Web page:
How do moles and birthmarks occur?

Retired American supermodel Cindy Crawford’s mole above her lip is her trademark feature. — AFP

I have a mole on my face. You could say it has been one of my defining features. In the past few months, I have seen it grow larger. What is a mole actually?

A mole is a common skin growth.

They usually appear as small, dark brown or blackish spots on your skin.

They are caused by clusters of pigmented cells called melanocytes.

Melanocytes are the type of cells that produce melanin, the pigment that gives your skin your colour.

Moles are also called “nevi” in the medical world.

About melanocytes, does that mean that African races have more melanocytes than, say, a white race?

People who have darker skin do not necessarily have more melanocytes than people with lighter skin.

But they do have more active melanocytes, and their melanosomes may certainly be larger.

A melanocyte, which is a pigment cell, has organelles that contain the pigment melanin.

These pigment-containing organelles are called melanosomes.

Darker-skinned people have larger and more numerous melanosomes in their melanocytes, compared to lighter-skinned individuals.

The pigmentation of your skin is a complex process that involves your body’s keratinocytes as well.

Keratinocytes are the most abundant type of cells in your epidermis, the outermost layer of your skin.

Your melanocytes produce, store and release melanin.

Your keratinocytes receive melanin.

OK, that is interesting. I never knew that. So, is it common to have moles? I have a cousin who has several moles all over his body.

Yes, it is common.

Moles can appear during childhood and your teenage years.

You will be surprised to know that most people have about 10 to 40 moles on their body.

Some of them may change over time, and even fade away.

Many moles develop by the time you turn 50.

I have a pear-shaped birthmark on my butt. Is a birthmark the same as a mole?

A birthmark is an obvious concentration of colouration of your skin that you are born with.

Sometimes, people call these birthmarks “beauty marks”.

Birthmarks are usually flat and located on the surface of your skin, but some can be raised above your skin and/or extend into the tissues under it.

They can have different colours, e.g. brown, tan, black, light blue, pink, white, red, or even purple.

They are harmless.

How big can moles grow to be?

Moles are usually less than 6mm in diameter.

It is observed, however, that some moles present at birth can be much larger. These are called congenital naevi.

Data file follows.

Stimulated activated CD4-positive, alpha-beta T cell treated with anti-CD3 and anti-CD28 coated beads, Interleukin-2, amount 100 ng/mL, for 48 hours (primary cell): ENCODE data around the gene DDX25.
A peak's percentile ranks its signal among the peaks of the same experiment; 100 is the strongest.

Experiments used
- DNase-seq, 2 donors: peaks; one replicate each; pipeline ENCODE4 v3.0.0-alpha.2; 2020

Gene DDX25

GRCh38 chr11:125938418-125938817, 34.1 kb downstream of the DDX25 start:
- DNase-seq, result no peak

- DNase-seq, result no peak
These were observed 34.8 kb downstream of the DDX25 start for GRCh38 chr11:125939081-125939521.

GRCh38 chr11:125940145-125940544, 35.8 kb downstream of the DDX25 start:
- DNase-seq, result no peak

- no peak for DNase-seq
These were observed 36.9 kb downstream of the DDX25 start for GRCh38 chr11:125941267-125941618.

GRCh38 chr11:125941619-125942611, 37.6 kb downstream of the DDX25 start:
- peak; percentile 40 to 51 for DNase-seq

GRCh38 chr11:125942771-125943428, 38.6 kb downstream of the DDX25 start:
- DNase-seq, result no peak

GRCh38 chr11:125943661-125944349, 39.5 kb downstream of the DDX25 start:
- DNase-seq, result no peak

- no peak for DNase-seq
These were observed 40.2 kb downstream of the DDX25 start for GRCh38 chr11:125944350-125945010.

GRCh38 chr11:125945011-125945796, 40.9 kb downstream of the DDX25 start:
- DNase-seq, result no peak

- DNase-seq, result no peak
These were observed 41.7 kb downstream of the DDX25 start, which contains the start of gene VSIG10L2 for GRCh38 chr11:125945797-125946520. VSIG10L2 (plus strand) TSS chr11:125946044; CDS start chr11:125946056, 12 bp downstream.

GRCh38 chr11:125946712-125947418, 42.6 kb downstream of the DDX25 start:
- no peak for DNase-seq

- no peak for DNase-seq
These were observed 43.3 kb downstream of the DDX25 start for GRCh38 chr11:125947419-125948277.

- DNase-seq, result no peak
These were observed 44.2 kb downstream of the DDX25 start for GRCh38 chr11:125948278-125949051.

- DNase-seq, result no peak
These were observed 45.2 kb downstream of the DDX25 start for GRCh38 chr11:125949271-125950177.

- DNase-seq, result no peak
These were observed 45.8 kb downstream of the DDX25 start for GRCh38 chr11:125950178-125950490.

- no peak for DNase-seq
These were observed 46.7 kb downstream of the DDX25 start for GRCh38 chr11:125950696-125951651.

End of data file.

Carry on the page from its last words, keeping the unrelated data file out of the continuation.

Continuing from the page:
Moles can be brown, tan, black, red, blue or pink, but most tend to be brown.

They can be smooth, wrinkled, flat on your skin surface, or raised above your skin.

Most of them are oval or round.

They may sometimes have hair growing from them.

They can develop anywhere on your body, including on your scalp, between your fingers or toes, and even under your nails!

During adolescence or pregnancy, the hormonal surges that occur can cause them to become thicker and larger.

Are moles as harmless as birthmarks?

Most of them are harmless, but rarely, they may become cancer.

You need to monitor your moles.

If any of them looks unusual, or if they grow larger or change in shape, you must go see a dermatologist immediately.

Oh. I have a mole that I believe has grown larger. Is that skin cancer? I am scared!

Rarely, moles can turn into melanomas, which is a type of skin cancer.

There is an ABC guide you can use to determine whether or not your mole has possibly turned into a melanoma.

  • Asymmetrical shape – one half of your mole looks different from the other half.
  • Border – it has irregular, notched or scalloped borders.
  • Colour – it has changed colour, is multi-coloured or has uneven colour.
  • Diameter – it has grown beyond 6mm.
  • Evolving – it has changed in size, shape, colour or height, especially if part or all of it turns black.

Moles may also become itchy or start to bleed.

Dr YLM graduated as a medical doctor, and has been writing for many years on various subjects such as medicine, health, computers and entertainment. For further information, email The information provided is for educational and communication purposes only, and it should not be construed as personal medical advice. Neither The Star nor the author gives any warranty on accuracy, completeness, functionality, usefulness or other assurances as to such information. The Star and the author disclaim all responsibility for any losses, damage to property or personal injury suffered directly or indirectly from reliance on such information.

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